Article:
Not sure I share your feelings vis-à-vis metaphors and so on in horror. Thing is, I don't care much about metaphors. If somebody wants to read things into a horror movie and divine some deeper meaning, some broader intellectual application of things shown, then by all means, be my guest. For me, though, horror is above all a visceral concern--it has to hit you hard in the guts first, and then, maybe, some of its poison might eventually work its way into the brain.

And that's by no means to belittle the aims of horror. By "visceral" I don't mean playing around with blood and guts, but affecting the audience on a subconscious, emotional, irrational level. The level that feeds our nightmares and in which our basest fears are born. Good horror taps into something primal, our at best not wholly solid grip on reality, and our fear of losing it for good, and leaves us with, to cop an expression Robert Aickman was fond of, a lasting respect for things we don't understand.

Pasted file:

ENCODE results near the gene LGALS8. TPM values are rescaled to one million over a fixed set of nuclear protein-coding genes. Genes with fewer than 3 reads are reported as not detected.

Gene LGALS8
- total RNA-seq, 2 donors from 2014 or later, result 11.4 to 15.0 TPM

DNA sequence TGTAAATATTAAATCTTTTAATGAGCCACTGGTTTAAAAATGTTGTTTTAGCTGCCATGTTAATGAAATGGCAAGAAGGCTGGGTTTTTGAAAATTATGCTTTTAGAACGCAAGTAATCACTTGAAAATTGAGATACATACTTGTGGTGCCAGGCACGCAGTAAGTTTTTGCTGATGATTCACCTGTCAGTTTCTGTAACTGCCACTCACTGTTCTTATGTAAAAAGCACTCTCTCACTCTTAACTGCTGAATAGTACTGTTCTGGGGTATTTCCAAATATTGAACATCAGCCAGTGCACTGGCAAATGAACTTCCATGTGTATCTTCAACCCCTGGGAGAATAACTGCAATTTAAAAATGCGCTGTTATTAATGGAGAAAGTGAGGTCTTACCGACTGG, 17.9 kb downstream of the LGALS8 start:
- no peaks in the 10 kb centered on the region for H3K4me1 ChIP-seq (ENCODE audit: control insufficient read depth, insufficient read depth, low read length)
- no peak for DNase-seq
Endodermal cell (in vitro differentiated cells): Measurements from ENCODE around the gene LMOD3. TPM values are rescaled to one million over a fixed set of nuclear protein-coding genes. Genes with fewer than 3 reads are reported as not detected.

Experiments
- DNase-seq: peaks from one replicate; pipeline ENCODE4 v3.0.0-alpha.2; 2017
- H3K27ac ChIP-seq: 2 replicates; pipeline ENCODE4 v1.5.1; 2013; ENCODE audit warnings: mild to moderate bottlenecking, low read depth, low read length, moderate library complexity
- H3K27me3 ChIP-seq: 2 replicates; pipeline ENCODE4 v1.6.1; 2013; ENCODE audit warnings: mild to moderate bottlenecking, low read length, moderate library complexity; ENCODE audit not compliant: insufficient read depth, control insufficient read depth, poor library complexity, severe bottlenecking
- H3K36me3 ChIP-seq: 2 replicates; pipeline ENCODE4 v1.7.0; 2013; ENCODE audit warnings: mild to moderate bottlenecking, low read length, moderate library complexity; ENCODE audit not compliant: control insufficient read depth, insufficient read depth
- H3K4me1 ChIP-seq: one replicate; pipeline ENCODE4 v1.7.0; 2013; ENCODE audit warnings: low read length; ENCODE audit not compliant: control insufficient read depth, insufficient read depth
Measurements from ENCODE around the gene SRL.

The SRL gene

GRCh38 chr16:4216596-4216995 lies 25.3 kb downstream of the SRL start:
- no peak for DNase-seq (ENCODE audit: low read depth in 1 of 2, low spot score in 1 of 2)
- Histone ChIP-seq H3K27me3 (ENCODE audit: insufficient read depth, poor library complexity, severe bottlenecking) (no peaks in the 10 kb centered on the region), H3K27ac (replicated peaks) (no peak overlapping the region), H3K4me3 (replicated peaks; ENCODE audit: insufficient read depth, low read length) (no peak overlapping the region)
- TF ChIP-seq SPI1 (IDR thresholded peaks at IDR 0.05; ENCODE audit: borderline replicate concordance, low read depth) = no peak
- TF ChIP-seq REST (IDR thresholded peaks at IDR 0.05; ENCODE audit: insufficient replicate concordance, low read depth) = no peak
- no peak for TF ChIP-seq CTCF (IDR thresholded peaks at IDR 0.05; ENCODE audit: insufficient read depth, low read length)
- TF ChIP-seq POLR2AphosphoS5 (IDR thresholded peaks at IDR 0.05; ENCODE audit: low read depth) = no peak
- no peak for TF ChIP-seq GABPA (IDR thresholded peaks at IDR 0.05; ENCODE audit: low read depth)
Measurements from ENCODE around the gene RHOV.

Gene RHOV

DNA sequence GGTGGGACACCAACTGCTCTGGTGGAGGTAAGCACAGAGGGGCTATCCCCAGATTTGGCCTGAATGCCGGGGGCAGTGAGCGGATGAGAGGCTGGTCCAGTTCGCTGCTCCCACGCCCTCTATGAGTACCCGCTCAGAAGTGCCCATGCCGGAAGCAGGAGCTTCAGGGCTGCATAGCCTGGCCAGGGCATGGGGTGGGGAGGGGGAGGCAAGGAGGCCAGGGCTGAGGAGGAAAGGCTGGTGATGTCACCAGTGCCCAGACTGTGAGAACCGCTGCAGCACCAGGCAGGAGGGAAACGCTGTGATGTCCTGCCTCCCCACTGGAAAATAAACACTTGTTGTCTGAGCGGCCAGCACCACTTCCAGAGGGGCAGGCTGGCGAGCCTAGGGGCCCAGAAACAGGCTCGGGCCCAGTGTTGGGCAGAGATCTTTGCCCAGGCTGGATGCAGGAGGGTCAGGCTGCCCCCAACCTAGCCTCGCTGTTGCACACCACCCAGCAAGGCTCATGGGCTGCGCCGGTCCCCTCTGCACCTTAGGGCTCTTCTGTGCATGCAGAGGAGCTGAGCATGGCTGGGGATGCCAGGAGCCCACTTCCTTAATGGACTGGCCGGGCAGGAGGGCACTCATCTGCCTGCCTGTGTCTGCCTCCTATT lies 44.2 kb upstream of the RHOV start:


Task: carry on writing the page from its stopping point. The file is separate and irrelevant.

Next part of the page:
bill r. said...

I don't actually disagree with you about any of this, really. But the fact of the matter is that horror often does traffic in metaphor, and I find the straightforward variety, when done well, pretty appealing (also see THE BROOD).

I should have reworded some of that passage, though, and described the other end of the spectrum in terms other than metaphor. Primal and visceral and strange would have worked.